Looking out the window, I can almost see autumn driving into town like a friend I haven’t seen in a while. The year seems to be flying by, and the end of it is quickly coming into view. I get overwhelmed at this time of year because there is so much to be done and so little time to do it.
My wife, Debra, is the biggest cheerleader for making lists and prioritizing tasks according to importance. After living with her for well over 30 years, you would think some of her organizational skills would have rubbed off on me. If they did, I must have washed them away by accident.
Post-it notes and tiny pieces of paper call out my name, practically begging me to use them. One note turns into two and before I know it, my “list” is really more like a pile. Like the leaves of fall, sometimes the paper reminders blow away into thin air.
I have to take a deep breath before I tackle each of the projects that lie before me. With the holidays following closely behind autumn, things are really gearing up for me. These projects keep me awake at night as they swirl frantically around in my head.
Just when I think I’ve got one of my ideas corralled, another one pops up and pushes that one away!
Recently a bulb blew in a lamp that sits on our large desk in our home office. The lamp is unusual and requires a special bulb. What should have been just a simple bulb change turned into an ordeal — as many projects in life sometimes do.
Neither Debra nor I could get the bulb to release. Try as we might, it wouldn’t budge. Fearing we would break the entire lamp, I opted to use Google and see if I could find a tutorial. Indeed I did — the internet is more than willing to show you how to do anything.
The geeky looking man on the video said that the first thing we should do is unplug the lamp to avoid possible electrocution. After hearing that, I looked at Debra with horror across my face. What we both knew was that under and behind our desk an entire subculture of cords, plugs and extension cords exists. Each cord belongs to a very important electronic device sitting on our desk. I knew what I had to do: I had no option but to go under the desk into the tangled and twisty conglomeration of cords.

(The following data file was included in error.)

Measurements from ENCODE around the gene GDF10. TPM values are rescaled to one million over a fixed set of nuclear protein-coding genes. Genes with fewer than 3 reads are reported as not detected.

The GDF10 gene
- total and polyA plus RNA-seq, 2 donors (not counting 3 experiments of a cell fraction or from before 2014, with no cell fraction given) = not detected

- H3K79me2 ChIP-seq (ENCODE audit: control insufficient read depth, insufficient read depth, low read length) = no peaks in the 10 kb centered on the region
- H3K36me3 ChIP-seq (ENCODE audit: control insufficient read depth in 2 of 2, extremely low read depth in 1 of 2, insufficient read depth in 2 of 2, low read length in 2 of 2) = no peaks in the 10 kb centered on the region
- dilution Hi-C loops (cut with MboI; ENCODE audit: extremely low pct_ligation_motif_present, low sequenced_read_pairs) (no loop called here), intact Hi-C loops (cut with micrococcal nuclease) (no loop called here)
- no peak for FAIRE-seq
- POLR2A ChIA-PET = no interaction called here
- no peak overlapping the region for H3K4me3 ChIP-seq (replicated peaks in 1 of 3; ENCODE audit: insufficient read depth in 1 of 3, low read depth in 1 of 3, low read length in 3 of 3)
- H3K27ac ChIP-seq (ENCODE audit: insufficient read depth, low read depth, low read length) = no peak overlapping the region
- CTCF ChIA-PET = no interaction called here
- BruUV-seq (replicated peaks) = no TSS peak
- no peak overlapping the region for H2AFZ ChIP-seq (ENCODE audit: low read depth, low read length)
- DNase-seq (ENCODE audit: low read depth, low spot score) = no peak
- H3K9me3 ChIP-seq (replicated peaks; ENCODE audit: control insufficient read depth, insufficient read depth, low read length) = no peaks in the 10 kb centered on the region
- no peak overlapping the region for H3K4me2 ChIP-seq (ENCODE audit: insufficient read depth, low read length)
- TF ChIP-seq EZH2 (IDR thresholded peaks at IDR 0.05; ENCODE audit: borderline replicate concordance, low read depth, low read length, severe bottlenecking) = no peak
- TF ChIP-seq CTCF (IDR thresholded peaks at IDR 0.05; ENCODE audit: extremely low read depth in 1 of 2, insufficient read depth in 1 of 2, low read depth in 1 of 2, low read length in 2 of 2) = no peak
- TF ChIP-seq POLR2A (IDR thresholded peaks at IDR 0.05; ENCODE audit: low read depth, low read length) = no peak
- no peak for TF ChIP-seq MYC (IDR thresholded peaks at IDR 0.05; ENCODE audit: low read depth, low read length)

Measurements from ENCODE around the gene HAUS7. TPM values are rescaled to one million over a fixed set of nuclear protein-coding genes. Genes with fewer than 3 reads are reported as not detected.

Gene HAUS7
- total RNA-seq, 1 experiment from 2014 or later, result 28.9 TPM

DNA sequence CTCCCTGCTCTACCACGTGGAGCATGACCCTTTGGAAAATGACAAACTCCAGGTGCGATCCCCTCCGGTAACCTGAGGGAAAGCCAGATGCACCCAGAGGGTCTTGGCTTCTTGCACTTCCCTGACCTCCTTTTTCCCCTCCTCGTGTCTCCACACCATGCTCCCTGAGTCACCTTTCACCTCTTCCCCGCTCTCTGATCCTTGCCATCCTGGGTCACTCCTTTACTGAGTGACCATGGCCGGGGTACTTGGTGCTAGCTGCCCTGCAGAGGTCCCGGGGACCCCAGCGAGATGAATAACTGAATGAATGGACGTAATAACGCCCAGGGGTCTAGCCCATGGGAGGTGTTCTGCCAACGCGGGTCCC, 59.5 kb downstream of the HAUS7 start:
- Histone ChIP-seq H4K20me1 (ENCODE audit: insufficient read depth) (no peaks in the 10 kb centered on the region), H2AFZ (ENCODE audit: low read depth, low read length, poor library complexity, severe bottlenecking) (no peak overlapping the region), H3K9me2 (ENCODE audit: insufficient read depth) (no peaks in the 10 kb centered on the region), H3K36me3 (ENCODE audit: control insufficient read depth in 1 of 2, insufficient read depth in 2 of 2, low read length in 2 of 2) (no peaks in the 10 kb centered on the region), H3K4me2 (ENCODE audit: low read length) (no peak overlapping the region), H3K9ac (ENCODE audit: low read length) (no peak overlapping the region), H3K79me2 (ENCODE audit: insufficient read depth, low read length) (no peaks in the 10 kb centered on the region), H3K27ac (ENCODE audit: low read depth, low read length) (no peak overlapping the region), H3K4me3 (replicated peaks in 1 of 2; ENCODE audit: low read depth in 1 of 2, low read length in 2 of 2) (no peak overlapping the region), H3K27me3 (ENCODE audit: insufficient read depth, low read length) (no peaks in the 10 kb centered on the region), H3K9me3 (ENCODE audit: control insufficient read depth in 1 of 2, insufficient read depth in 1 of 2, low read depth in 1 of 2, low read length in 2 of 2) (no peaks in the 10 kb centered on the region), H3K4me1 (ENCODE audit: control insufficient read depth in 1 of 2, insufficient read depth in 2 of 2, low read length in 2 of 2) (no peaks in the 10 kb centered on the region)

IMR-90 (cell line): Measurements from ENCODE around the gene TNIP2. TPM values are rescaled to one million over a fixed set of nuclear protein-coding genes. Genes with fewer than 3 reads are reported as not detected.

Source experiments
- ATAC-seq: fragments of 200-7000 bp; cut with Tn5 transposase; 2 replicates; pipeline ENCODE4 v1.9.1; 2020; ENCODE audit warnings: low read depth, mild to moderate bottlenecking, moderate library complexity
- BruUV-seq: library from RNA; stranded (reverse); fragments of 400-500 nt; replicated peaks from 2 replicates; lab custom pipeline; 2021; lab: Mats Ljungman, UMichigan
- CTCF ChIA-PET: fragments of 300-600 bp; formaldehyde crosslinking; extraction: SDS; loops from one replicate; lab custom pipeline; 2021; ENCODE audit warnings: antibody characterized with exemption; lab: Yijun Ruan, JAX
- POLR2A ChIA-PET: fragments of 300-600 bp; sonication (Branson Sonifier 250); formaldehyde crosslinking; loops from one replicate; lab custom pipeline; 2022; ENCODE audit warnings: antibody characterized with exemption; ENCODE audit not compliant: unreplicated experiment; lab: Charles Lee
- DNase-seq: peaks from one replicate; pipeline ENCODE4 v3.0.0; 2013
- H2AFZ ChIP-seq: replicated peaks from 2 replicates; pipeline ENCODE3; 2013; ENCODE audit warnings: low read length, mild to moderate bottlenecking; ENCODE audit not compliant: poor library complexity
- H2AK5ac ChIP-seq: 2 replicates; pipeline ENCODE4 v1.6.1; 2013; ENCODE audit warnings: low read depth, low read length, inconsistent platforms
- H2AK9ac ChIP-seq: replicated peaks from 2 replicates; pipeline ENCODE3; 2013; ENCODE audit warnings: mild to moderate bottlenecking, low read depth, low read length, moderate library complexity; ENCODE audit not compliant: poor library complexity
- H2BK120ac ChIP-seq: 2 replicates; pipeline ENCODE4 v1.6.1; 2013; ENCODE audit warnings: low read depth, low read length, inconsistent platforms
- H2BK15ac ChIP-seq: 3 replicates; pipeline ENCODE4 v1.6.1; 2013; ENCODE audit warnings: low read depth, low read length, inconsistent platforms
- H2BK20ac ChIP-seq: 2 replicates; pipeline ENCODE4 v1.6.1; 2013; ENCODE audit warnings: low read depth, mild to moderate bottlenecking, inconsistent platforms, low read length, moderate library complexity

My first thought when I approached the wires was how much it reminded me of what I think all the thoughts and ideas swirling around in my mind would look like if I could actually see them. The mission in front of me was to identify the lamp’s cord, follow it to where it was attached and carefully unplug it.
All of us have been in this situation and know it’s a two-person job. Being under the desk, I gently gave each cord a little tug until Debra saw which one was connected to the lamp. After we identified the cord, the real fun began. I had to become a contortionist to unplug it and, to Debra’s dismay in the process, unplugged the computer, its screen and the printer.
Basically dislocating my shoulder, I finally got it unplugged and then re-plugged in everything else that I had undone in the wiry maze. I felt as if I should have received some sort of trophy as I proudly held the lamp’s plug in my hand.
I try to learn something from each daily encounter that comes my way, and this blown bulb experience was no different.
I realized that maybe if I use the same approach I can attempt to get a grasp on the swirling and uncontrolled thoughts that are tangled in my mind. Instead of looking at them all at once, I need to grab one, resolve it and then move on to the next one.
Each year, autumn’s falling leaves and cooler mornings warn us that the end of the year is clearly in sight. In fact, the last few months seem to come even more quickly. Fall gives us that gentle nudge to remind us we all have to get our acts together to accomplish what goals we’ve set for the year.
Just like all those tangled cords, we have to take it one at a time.
More with Mark
▪ Stoke your creative fires with Mark! Introduction to drawing and painting/drawing classes begin this week at Hobby Lobby in Macon. Email or call Mark for details.
Mark Ballard’s column runs each week in The Telegraph. Send your questions or comments to P.O. Box 4232, Macon, GA 31208; call 478-757-6877; email email@example.com; follow him at instagram.com/markcreates; or become a subscriber to Mark’s Facebook page.